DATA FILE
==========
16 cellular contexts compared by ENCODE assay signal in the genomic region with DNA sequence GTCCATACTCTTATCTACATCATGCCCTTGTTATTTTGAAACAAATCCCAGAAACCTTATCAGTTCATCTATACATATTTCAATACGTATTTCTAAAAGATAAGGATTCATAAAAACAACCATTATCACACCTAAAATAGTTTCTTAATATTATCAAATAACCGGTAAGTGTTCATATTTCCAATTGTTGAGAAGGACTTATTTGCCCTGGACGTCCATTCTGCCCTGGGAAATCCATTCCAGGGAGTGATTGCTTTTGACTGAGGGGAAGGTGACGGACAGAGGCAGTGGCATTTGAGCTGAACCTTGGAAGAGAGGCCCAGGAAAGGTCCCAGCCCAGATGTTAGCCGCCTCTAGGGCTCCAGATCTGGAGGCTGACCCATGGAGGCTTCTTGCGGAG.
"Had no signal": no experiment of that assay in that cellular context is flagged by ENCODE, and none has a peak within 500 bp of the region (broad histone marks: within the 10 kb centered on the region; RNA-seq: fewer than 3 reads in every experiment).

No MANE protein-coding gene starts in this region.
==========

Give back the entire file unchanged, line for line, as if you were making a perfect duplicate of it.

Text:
16 cellular contexts compared by ENCODE assay signal in the genomic region with DNA sequence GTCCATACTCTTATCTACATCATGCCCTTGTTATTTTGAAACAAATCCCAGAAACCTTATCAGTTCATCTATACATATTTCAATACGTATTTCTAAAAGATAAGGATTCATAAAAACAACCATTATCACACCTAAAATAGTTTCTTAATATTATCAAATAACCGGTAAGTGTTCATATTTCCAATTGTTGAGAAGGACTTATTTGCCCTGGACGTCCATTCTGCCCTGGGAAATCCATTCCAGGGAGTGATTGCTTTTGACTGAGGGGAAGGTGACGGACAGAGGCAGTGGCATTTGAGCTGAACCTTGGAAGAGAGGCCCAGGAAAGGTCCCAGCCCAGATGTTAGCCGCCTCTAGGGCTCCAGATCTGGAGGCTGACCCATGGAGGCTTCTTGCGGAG.
"Had no signal": no experiment of that assay in that cellular context is flagged by ENCODE, and none has a peak within 500 bp of the region (broad histone marks: within the 10 kb centered on the region; RNA-seq: fewer than 3 reads in every experiment).

No MANE protein-coding gene starts in this region.